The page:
This week’s theme is candy, but since I spent last week’s post waxing rhapsodic about twinkies and chocolate and cheetos, I thought I might branch out a bit.
Last night, I was stuffing invitations for our school gala, sitting around the dining room table at a neighbor’s home with half a dozen women, the usual corps of volunteers. A few were friends, a few others I met there. My job was stuffing a precise number (7) strands of red and siver tinsel into the clear cellophane envelope. Brainless work, for certain, but a good opportunity to chat, which I never get enough of.
One friend, Angela, mentioned to the others that I was an author.
And suddenly, the questions started:
How long did it take me to write the book?
About four or five months of full-time writing.
Do I plot out my books ahead of time, or just write whatever comes to me?
I outline basic action for all of the scenes, and use a whiteboard to figure out how it all works together — a technique called storyboarding I used back in my advertising days, and borrowed for organizing my novel from the prolific Janet Evanovich. I know a lot of authors prefer to work organically, and sort of let the scene or the characters move things along, but personally, I need to get the logistics out of the way. If I know I need to get from A to B, it’s a lot easier for me to play around with the dialog, the funny parts, the sad parts, the mushy parts.
Do I ever get writer’s block?
No, I don’t believe in it. I have slow days when every sentence requires a great deal of concentration and effort and I end up with is a page or a paragraph of warmed-over mediocrity, and I have smart, funny, fabulous days when the words just flow out of me and I can barely type fast enough to get them down on paper.
Do I know John Grisham?
Have I ever been on Oprah.
Sadly, no. But my bags are packed and waiting by the door.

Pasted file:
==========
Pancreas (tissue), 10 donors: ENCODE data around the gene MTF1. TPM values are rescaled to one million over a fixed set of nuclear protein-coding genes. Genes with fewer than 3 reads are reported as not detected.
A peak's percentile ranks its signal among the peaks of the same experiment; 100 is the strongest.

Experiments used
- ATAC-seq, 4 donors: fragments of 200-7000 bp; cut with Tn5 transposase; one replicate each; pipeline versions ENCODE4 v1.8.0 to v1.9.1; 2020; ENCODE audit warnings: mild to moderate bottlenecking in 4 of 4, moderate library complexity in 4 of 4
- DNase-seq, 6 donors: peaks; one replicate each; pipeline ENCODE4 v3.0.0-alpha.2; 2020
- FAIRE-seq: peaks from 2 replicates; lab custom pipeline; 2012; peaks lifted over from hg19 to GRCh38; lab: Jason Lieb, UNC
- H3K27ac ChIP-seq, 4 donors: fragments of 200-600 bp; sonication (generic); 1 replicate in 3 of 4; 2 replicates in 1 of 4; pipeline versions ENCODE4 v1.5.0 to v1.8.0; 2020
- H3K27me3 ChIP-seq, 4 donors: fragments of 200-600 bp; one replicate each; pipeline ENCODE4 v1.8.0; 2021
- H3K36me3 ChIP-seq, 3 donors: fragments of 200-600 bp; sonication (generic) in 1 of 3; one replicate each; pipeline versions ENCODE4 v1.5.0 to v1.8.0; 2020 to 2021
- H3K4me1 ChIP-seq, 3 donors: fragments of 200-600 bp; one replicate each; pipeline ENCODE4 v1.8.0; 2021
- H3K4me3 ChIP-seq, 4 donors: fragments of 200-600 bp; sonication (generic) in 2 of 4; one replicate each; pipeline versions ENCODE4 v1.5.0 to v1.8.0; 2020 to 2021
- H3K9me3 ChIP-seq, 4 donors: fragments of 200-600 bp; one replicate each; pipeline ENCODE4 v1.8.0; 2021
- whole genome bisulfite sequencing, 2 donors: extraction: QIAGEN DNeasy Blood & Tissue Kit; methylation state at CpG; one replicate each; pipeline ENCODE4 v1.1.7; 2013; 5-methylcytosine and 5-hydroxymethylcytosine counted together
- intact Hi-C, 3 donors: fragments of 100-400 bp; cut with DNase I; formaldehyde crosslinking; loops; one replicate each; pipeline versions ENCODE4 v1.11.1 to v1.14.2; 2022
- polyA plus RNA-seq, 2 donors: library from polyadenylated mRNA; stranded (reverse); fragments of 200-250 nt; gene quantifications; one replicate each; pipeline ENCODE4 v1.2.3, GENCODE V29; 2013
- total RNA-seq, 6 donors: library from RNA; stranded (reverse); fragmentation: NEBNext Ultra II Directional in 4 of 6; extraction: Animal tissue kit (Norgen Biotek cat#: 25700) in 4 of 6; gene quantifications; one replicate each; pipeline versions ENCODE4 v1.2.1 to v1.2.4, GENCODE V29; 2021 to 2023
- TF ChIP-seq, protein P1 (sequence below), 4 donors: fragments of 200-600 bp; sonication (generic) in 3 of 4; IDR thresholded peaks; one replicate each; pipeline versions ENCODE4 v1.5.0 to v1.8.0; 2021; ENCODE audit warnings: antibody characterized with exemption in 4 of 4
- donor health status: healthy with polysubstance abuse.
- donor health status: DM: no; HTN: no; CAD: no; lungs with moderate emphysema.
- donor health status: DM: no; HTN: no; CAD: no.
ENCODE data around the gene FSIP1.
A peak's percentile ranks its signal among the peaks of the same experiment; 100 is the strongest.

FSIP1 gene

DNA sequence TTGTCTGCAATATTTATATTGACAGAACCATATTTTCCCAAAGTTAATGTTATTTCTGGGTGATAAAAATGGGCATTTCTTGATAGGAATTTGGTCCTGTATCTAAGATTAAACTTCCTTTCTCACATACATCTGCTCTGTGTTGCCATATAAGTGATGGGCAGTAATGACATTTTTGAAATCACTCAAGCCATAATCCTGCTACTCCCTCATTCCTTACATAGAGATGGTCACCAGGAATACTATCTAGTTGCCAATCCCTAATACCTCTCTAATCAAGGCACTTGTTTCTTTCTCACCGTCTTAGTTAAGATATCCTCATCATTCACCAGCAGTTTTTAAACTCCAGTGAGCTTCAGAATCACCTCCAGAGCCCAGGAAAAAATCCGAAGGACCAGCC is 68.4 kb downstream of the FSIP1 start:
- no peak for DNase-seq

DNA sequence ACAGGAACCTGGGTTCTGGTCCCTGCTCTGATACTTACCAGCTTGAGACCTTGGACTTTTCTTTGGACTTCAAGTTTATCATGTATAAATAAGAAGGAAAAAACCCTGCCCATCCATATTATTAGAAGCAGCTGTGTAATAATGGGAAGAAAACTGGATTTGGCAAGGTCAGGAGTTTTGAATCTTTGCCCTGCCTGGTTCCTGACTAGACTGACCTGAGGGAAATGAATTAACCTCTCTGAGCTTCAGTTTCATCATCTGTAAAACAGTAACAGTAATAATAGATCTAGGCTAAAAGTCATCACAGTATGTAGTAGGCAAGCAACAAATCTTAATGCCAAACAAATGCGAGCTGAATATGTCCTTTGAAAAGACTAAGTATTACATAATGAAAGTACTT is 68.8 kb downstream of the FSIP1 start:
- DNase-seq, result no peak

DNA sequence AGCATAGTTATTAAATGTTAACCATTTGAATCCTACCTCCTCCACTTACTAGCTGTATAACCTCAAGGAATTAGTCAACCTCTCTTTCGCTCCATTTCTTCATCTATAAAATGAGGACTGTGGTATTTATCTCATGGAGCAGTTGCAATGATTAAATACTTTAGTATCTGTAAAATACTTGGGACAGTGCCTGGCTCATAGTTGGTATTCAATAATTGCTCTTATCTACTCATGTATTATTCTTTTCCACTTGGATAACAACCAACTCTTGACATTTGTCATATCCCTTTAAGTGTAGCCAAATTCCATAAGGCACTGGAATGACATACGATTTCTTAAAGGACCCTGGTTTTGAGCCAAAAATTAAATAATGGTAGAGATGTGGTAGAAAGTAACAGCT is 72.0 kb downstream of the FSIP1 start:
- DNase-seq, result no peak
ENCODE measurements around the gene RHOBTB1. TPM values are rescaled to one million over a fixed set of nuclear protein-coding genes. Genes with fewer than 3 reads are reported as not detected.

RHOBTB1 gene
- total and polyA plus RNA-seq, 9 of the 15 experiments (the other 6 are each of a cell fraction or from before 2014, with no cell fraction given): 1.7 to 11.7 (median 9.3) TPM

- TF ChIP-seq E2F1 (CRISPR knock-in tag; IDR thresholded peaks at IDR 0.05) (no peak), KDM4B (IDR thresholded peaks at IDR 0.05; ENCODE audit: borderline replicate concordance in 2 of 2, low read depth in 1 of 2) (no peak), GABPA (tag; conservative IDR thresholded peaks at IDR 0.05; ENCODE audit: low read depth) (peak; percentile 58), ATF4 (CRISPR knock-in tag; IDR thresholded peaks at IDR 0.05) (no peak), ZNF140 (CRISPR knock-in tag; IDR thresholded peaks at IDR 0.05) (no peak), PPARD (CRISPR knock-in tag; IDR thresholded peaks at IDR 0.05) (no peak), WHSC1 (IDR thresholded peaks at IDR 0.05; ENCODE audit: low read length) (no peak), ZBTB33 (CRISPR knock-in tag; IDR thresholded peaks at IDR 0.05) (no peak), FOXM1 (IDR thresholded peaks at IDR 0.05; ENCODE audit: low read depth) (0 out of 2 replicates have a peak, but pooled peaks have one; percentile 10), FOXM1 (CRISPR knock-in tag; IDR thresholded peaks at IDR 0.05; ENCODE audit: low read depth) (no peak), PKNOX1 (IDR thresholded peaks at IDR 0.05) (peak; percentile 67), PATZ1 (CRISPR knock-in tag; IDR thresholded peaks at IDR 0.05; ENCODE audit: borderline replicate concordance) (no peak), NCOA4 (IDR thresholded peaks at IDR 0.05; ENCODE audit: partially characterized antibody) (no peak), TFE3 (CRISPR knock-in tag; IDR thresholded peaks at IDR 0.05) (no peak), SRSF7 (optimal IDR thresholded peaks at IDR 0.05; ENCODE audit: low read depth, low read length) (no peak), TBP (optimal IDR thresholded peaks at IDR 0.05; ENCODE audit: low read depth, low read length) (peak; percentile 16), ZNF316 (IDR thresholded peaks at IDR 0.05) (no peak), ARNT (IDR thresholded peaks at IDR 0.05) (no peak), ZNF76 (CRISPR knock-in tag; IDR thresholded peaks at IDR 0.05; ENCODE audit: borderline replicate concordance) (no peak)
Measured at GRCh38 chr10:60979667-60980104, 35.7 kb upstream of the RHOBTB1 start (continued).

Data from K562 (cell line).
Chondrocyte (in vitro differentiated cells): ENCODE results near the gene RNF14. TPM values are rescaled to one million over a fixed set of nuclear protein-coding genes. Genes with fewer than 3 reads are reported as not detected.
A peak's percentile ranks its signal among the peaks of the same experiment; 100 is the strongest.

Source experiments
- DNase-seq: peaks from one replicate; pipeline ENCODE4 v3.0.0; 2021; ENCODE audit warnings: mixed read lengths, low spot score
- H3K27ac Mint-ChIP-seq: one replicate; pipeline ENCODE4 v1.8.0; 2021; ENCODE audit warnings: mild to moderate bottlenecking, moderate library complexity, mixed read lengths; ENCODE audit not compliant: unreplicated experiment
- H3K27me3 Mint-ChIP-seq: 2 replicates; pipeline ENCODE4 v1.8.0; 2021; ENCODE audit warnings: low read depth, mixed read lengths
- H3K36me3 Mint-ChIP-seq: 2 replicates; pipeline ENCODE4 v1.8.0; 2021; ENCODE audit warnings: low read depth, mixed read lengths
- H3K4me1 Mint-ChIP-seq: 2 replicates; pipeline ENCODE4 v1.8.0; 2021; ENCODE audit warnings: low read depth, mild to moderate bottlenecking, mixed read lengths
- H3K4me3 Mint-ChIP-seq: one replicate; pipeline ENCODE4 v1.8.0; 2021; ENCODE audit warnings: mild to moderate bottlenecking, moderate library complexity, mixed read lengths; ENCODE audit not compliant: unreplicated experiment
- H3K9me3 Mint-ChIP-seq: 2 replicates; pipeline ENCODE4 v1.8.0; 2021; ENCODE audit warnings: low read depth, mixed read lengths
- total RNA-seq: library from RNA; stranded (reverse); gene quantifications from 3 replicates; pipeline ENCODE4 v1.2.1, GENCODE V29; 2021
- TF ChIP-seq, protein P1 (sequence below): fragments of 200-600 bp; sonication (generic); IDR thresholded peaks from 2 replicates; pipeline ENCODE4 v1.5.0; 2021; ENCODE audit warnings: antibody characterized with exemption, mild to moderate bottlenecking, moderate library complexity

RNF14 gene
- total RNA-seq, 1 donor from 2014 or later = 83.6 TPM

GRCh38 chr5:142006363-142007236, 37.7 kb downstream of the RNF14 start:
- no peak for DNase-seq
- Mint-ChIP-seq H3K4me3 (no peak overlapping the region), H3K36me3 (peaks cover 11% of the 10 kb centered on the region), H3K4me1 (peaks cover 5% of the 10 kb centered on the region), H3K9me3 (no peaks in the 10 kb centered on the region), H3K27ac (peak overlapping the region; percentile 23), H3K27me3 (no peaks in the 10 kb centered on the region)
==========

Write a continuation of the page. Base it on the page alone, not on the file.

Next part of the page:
One of the women in particular seemed fascinated. I suspected she might be a writer — maybe she had 375 pages stuffed in a drawer somewhere, and was too busy or too perfectionistic or too timid to let them out. But I asked, and she said no.
“I just love books,” she said smiling.
And I suddenly remembered how great it is to be a writer. It’s easy to forget, I guess, when you’re knee deep in it. When seems like the old publishing joke might be true, “the only good author is a dead author.” When a book you sweated over and poured your heart into ends up with a title you don’t recognize or a cover you hate. When you feel you’re at the mercy of reviewers who don’t know you, who are overloaded by the sheer number of books dumped on their desks every day. When you can’t stop obsessing over your Amazon numbers. When you spend more of your day promoting your books than actually writing them. When you miss writing, but you’re afraid if you stop promoting the books you’ve already written you won’t ever sell another one.
It’s easy to forget.
But (gasp!) here was a woman who actually liked authors, who apologized for being so interested, for asking me so many questions about what I do all day.
And talking with her helped me to remember how great this life really is. How great it is to walk into a bookstore and see your book there. To spend your days tinkering with words, searching for that perfect turn of phrase. Laughing at your own jokes. To write something and have it published, and read. Or to meet someone who wanted to meet you because she read your book. Loved your book. Because it meant something to her.
This gig, being a writer, is sweet.